I double checked with my second brother, D, if he was still OK with my plans to come visit him in Ireland. He was. My boyfriend and I had already decided to go by ferry which proved to be the best choice for so many reasons:

  • No stressy airport queues and waiting areas.
  • It was just the two of us in the car to the ferry, just the two of us in the ferry cabin, just the two of us from the ferry to my brother’s home. So very little chance of contamination!
  • As we came by car I could take some larger gifts a long, such as a reasonably sized painting my dad had made of my newborn niece.
  • Smaller ecological footprint than air travel (which was the original motivation to choose this means of transportation)

Lock Down

During our stay in Ireland, Saint Patrick’s day celebrations were cancelled, which was probably the first moment the Irish realized the severity of the situation.

A few days later we received word that all non-essential human movement was now prohibited in France. We were assured our trip home would not be a problem. We did decide to cancel our initial plan to follow the “cute windy roads” home and just stuck to the boring (but efficient) toll roads back.

During the week that we had been in Ireland everything had changed. My workplace was now closed and everyone was working form home. The clean cut and standardized information document I had started on a few weeks earlier had exploded into a monstrous behemoth with chapters and themed infobundles and newsflashes and hour-by-hour updates… It was pretty insane.

April

The first moment I realized April had made its entrance was when I started seeing A to Z blog posts appear. At that point, I realized I was too late, too unprepared and too exhausted to catch up. I also decided that I could do the challenge on my own at any moment in the year, if I wanted to. Instead of stressing myself out with the obligation of having to write and post one blog a day I could even spread it out a bit more, if I wanted to.

That way, every month would consist of a mind cleanup (or every other month), one lifetip and an Alphabet inspired post. Being able to publish a minimum of three posts a month sounds like a satisfying idea (and it’s close to one a week, which would be ideal).

Music

A category that I never have trouble writing about, is the music category. Songs that featured in some way in March and April were the following ones:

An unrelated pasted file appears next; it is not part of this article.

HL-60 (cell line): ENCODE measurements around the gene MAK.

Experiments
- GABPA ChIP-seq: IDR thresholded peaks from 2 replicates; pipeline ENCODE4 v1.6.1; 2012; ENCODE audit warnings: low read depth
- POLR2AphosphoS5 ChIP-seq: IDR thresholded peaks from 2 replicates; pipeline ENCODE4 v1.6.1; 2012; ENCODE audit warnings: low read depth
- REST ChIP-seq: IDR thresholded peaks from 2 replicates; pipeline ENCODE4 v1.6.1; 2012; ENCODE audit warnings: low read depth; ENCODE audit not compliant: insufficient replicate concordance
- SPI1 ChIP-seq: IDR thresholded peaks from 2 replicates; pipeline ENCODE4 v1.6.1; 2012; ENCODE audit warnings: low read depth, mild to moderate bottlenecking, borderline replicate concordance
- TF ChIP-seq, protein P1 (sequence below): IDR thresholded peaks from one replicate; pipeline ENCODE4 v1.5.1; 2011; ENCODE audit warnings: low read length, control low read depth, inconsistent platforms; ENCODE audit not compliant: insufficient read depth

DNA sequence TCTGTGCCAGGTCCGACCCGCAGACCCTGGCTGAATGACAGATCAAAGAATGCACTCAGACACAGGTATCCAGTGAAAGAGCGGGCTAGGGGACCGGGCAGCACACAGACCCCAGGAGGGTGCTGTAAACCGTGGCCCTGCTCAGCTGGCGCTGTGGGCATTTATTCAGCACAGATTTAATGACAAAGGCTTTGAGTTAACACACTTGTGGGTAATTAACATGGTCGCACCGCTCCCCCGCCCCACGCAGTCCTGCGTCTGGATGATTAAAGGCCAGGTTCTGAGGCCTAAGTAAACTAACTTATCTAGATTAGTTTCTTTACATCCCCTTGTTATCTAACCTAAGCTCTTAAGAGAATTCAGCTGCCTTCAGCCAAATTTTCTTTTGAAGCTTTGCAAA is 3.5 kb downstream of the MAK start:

Flowers is not a new song of Ms Arie’s, but it is new in my life. Her songs always make the world look a little bit more beautiful and this one is no exception.

What triggered me to re-listen this next song from the 1995 Disney rendition of Pocahontas, I don’t know. Its effect actually caught me off guard and I couldn’t hold back a tear or two when I took in the words. It was as if I had never really listened to it. Every sentence in it hit home at that moment and it moved me deeply.

Another song that felt quite prophetic, albeit in a completely different category was the new Nothing but Thieves song “Is everybody going crazy”:

When I saw that my favorite Dutch hip hop artist Typhoon had finally released a new song I couldn’t help but smile. The lyrics are in Dutch but the title of the song translates to “Everything is blessed” and I guess that is just something we need to focus on sometimes.

Another song that put a big goofy smile to my face was a song called “Think About Things”. I first heard it on Spotify and wanted to share it with my brother, as the lyrics reminded me of the mental conversation I had with my one year old niece in Ireland a few weeks earlier.

When I looked it up on YouTube I … needed some time to process everything that was going on in the video.

When I read the comments I realized the awesomely, awkwardly tall viking of a man was actually the artist that would have performed at the Eurovision Song Festival as the entree for Iceland, had it not been cancelled.